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2003, dir. Quentin Tarantino
111 min. Rated R.
Starring: Uma Thurman, Lucy Lui, Vivica A. Fox, Daryl Hannah.

Review by Chad J. Shonk

Yes, this is a review of KILL BILL, VOLUME ONE. But this is also going to hit some personal notes, as my relationship to this film is a little different than most that I see.

You see, Quentin Tarantino changed my life.


This may seem like a stupid thing to say, but, like the Magical Sitar in "Spectacular Spectacular," I only speak the truth. Don't get me wrong. Quentin isn't aware that he's influenced my life, and I barely know the guy. But it's true.

Time number one was in 1994. I graduated high school that year with nary a dream or ambition. I had been accepted to a generic state university for no reason other than I thought I should. But I saw a movie by Alfred Hitchcock that summer, and I thought, Gee, maybe I should make movies. But I wasn't sure.

Then I saw a film called PULP FICTION. For the first time, I could see the director on screen. I'm not speaking of Tarantino's bit part as Jimmy, whose wife buys shitty coffee. I mean that every second of that film, I saw the man behind the camera. Before that, films were made by old guys who lived in the mystical land of Hollywood. They were big and cool and funny and impersonal. PULP FICTION was different. I knew this guy. In fact, he felt like he could be a friend of mine. I became convinced that I had made this film, but just hadn't known it.

I walked out of that film with a friend. I turned to her and said "Oh yeah. I'm going to film school."

Flash forward almost a decade later. February 2003. Working in Hollywood as a Production Assistant. My friend gets a call for work. He's currently knee-deep in the siege that would come to be known as SEABISCUIT, so he passes my name on to them.

Two weeks later I'm working on KILL BILL.

I won't bore you with an account of my two weeks on this set. I will only say that, for the second time, Quentin Tarantino changed my life. Just as he had inspired me with PULP FICTION, I was equally inspired by meeting the man himself and watching him work. Not only is he the nicest guy on the planet, he runs the coolest, most care free, friendliest set I've ever been on. There is no yelling. There are no bad feelings.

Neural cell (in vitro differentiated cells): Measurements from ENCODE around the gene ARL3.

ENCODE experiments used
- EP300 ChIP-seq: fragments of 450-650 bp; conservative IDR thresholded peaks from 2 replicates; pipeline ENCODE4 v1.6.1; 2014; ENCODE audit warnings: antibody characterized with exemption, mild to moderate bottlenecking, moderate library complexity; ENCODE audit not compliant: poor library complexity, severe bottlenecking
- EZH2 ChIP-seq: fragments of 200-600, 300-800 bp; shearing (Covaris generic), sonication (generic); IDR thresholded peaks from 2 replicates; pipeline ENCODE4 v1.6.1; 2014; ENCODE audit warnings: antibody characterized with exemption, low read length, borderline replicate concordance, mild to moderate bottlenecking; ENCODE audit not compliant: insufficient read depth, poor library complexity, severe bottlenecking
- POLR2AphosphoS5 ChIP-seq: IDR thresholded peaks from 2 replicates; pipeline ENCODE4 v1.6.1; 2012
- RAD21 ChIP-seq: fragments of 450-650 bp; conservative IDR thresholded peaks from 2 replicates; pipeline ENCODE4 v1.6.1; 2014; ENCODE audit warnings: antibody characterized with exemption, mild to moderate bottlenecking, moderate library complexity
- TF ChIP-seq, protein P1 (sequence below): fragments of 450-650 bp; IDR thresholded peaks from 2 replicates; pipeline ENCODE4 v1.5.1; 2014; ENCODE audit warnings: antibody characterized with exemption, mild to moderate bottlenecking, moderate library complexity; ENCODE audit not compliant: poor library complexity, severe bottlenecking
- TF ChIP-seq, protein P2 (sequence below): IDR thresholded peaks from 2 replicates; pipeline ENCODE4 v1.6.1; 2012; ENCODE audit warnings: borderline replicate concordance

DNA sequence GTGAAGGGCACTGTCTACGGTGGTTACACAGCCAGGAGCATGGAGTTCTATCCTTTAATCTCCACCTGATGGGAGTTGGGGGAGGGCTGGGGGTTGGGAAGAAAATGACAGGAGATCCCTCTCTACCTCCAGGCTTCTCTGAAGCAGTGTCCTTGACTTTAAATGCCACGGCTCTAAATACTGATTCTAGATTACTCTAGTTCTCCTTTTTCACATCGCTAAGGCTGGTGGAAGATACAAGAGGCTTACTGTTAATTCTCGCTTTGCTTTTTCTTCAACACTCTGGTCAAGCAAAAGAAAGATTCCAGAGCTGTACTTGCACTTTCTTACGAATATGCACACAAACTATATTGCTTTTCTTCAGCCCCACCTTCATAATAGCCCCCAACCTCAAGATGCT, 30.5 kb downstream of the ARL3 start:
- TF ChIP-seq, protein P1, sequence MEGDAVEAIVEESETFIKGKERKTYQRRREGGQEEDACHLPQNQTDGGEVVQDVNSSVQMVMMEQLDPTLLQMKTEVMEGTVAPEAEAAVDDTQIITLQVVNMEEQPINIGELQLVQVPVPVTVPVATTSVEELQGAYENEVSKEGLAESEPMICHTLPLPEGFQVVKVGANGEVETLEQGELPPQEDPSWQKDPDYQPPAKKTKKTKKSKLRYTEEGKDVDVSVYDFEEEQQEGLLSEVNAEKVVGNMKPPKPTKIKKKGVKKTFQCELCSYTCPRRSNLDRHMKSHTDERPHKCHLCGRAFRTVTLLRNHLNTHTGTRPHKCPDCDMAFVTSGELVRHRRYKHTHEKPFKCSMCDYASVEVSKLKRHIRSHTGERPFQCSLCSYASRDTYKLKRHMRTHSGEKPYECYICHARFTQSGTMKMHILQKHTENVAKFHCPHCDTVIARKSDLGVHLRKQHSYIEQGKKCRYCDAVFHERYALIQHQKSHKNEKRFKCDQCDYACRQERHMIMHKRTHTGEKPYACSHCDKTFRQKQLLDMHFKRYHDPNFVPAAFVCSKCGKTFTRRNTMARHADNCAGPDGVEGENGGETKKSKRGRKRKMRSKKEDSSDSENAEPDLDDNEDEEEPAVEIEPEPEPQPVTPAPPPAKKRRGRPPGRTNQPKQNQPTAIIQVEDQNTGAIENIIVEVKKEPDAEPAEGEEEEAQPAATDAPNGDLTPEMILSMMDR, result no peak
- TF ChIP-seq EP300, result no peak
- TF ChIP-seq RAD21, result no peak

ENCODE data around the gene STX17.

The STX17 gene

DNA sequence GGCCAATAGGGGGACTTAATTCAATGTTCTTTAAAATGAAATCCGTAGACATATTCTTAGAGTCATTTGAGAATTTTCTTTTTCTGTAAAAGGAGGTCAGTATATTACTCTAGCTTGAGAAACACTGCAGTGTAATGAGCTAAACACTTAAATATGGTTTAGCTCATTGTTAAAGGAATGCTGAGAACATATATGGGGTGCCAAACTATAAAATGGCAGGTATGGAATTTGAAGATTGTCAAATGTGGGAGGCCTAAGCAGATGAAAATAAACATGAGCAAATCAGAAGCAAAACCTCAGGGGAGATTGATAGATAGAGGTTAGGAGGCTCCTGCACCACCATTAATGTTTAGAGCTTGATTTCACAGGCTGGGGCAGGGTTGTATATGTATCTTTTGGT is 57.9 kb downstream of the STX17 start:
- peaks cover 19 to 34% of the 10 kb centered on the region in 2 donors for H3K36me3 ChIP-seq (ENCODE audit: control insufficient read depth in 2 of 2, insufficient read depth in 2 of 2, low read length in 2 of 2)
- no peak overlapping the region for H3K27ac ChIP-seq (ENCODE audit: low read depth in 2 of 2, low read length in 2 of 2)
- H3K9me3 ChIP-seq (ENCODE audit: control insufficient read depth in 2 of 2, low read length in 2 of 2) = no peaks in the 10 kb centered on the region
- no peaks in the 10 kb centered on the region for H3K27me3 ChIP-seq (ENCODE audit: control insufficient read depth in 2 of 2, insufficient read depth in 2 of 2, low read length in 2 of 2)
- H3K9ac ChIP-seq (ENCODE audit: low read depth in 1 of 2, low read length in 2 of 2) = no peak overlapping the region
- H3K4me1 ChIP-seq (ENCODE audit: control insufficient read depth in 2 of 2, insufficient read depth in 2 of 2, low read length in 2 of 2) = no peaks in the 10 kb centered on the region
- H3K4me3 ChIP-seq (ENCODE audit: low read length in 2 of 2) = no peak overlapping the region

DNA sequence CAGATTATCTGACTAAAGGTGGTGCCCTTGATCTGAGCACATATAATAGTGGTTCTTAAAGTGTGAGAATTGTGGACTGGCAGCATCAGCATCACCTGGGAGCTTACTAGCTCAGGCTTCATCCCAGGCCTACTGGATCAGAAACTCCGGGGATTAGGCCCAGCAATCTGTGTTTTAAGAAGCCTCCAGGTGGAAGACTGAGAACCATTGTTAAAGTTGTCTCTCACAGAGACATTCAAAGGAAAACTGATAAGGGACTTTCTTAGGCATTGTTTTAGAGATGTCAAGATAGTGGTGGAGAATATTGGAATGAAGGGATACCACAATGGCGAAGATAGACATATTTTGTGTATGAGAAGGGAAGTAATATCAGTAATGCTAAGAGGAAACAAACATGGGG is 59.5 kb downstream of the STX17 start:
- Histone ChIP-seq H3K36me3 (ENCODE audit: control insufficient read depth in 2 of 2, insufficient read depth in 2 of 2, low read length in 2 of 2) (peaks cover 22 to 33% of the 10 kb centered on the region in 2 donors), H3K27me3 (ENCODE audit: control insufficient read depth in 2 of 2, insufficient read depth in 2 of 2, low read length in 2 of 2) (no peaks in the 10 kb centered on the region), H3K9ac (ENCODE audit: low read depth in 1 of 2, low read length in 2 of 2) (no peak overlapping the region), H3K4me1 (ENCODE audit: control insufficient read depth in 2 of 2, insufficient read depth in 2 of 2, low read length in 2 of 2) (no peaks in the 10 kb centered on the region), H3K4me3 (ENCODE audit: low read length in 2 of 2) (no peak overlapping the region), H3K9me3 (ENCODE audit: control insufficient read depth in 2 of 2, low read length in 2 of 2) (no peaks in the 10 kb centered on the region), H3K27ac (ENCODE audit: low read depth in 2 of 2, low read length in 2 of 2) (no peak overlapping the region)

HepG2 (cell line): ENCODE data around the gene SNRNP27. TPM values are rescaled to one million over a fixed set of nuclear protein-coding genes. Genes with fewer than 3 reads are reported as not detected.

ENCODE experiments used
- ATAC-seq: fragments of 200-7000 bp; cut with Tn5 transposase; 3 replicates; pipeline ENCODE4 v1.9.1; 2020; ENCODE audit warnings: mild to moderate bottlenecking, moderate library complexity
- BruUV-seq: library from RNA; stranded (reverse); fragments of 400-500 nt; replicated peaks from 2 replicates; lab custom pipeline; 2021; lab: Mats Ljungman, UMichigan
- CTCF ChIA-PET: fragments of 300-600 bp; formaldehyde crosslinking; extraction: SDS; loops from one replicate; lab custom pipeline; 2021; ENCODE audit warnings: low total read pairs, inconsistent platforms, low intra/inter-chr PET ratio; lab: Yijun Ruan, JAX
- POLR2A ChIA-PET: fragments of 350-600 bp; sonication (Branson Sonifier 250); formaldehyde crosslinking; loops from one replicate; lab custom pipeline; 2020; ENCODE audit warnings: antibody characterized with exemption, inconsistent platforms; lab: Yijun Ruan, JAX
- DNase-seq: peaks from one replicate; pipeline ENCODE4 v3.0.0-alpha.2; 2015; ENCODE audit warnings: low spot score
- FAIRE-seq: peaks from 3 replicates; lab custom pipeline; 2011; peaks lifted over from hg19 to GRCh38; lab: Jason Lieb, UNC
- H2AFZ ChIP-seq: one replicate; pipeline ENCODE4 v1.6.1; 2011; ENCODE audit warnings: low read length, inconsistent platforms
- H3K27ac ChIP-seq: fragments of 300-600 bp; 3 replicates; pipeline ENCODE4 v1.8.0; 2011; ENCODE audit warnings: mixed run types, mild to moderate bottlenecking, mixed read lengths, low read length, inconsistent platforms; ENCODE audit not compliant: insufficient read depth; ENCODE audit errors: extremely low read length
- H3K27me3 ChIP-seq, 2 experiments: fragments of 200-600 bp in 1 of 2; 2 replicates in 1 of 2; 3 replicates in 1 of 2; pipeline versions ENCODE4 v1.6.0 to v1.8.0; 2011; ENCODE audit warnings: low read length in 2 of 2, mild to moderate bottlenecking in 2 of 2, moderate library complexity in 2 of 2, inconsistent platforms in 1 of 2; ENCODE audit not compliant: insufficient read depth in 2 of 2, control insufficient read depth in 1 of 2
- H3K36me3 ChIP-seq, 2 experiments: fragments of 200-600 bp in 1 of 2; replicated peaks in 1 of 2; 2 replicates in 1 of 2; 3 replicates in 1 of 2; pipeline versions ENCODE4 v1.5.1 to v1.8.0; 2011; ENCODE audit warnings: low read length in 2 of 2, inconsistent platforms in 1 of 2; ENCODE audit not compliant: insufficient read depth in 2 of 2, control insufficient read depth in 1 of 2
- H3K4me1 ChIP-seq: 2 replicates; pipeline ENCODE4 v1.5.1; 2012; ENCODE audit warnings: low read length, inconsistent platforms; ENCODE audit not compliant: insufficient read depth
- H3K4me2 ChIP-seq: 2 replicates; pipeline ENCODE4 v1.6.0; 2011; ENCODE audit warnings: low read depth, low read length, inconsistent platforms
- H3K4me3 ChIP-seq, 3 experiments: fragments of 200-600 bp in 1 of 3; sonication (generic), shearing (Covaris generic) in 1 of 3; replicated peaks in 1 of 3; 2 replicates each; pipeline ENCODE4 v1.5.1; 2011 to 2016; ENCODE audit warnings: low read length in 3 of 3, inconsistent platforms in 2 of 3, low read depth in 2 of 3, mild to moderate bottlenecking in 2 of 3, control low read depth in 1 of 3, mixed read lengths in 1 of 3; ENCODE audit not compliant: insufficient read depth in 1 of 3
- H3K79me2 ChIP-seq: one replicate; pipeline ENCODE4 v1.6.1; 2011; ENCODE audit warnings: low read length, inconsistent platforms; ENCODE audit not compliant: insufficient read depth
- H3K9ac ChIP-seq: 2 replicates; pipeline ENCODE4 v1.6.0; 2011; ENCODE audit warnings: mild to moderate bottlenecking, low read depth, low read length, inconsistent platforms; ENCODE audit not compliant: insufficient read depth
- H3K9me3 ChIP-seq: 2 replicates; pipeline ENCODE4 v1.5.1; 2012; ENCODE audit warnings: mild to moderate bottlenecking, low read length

Filmmaking should be fun. That was something that four years in the movie industry had managed to make me forget. I was reminded by Quentin and his bad ass crew.

I will save many of my memories for myself, but I will say that I talked to him. Talked to him whenever I could. And, as you know, the boy can talk. My favorite moment was when we had a conversation about a director whom we both admire, the inimitable Wong Kar-Wai. It was a benchmark moment for me.

It also led me to ask the question: "How the hell did I get here?"

I thought about that 18 year old kid who sat slack-jawed in a Stone Mountain, Georgia movie theater watching PULP FICTION for the first time so many years ago, who he was, who he has become. And I just had to ask "How the hell did I get here?"

I know. I know.


Okay. Okay. I'll get to the movie.

But first, I'd like to thank Quentin for changing my life.


Now, how should I put this.


I was lucky enough to be invited to the crew screening last week. According to Q, this was the first print to be shown to an audience. Also, it was the Japanese cut of the film, not the cut that will be released in the states. I'm sure we'll see this one on DVD, though. Most of the theatrical cuts will be for violence, I would guess, because the version I saw was the most violent movie ever made.